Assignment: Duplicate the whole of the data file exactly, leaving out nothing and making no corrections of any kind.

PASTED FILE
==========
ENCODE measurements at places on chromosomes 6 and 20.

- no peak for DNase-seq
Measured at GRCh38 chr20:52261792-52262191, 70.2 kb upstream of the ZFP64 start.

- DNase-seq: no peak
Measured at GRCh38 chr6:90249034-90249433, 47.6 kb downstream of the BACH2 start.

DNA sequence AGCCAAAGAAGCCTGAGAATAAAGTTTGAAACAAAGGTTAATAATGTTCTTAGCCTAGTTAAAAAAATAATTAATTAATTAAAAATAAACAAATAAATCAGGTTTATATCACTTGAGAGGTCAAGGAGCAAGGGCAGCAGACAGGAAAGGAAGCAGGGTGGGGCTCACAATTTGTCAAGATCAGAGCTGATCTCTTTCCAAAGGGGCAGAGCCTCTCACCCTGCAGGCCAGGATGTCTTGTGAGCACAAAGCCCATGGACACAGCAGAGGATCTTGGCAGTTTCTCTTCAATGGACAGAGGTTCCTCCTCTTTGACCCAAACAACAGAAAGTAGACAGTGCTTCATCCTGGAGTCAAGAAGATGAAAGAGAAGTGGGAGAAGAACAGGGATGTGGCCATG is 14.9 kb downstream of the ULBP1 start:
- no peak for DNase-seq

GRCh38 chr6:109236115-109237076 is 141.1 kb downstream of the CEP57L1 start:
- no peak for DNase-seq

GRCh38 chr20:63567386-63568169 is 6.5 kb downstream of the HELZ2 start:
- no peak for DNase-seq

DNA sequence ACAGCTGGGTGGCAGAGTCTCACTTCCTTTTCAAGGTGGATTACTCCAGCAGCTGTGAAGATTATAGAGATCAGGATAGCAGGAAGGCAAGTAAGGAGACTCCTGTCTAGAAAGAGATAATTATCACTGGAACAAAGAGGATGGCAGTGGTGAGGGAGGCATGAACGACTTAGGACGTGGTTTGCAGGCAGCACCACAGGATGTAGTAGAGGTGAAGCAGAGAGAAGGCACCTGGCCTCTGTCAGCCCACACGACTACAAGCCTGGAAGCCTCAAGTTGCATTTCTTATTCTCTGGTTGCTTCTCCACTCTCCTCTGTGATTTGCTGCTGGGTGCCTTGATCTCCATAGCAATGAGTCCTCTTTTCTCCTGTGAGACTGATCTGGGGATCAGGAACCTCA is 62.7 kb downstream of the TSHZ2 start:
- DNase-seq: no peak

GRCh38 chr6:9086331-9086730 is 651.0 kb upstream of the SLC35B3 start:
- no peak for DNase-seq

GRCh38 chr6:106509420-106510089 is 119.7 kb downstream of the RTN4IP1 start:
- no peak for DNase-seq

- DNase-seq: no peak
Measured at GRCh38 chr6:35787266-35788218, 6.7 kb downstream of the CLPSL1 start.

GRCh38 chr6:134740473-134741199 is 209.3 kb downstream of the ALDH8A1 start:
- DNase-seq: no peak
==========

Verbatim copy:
ENCODE measurements at places on chromosomes 6 and 20.

- no peak for DNase-seq
Measured at GRCh38 chr20:52261792-52262191, 70.2 kb upstream of the ZFP64 start.

- DNase-seq: no peak
Measured at GRCh38 chr6:90249034-90249433, 47.6 kb downstream of the BACH2 start.

DNA sequence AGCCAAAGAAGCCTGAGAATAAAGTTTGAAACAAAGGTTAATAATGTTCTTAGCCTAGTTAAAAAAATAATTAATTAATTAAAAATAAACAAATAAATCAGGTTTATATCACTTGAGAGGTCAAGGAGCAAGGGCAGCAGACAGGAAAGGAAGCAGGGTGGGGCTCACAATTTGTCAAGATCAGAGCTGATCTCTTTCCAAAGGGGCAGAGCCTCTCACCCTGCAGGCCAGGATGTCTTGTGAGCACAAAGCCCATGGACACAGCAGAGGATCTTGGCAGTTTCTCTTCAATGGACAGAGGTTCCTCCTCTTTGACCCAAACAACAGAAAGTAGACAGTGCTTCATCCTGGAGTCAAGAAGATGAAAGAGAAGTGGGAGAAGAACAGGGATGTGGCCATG is 14.9 kb downstream of the ULBP1 start:
- no peak for DNase-seq

GRCh38 chr6:109236115-109237076 is 141.1 kb downstream of the CEP57L1 start:
- no peak for DNase-seq

GRCh38 chr20:63567386-63568169 is 6.5 kb downstream of the HELZ2 start:
- no peak for DNase-seq

DNA sequence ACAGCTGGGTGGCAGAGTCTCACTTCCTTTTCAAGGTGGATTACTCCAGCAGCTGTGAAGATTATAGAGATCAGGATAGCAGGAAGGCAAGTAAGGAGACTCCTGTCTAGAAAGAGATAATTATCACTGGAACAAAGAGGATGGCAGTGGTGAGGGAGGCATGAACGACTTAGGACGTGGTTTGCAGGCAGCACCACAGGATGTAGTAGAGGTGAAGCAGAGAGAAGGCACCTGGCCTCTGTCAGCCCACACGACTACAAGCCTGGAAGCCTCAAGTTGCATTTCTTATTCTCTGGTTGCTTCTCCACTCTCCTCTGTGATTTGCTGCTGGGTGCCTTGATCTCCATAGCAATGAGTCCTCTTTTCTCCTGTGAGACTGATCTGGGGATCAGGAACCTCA is 62.7 kb downstream of the TSHZ2 start:
- DNase-seq: no peak

GRCh38 chr6:9086331-9086730 is 651.0 kb upstream of the SLC35B3 start:
- no peak for DNase-seq

GRCh38 chr6:106509420-106510089 is 119.7 kb downstream of the RTN4IP1 start:
- no peak for DNase-seq

- DNase-seq: no peak
Measured at GRCh38 chr6:35787266-35788218, 6.7 kb downstream of the CLPSL1 start.

GRCh38 chr6:134740473-134741199 is 209.3 kb downstream of the ALDH8A1 start:
- DNase-seq: no peak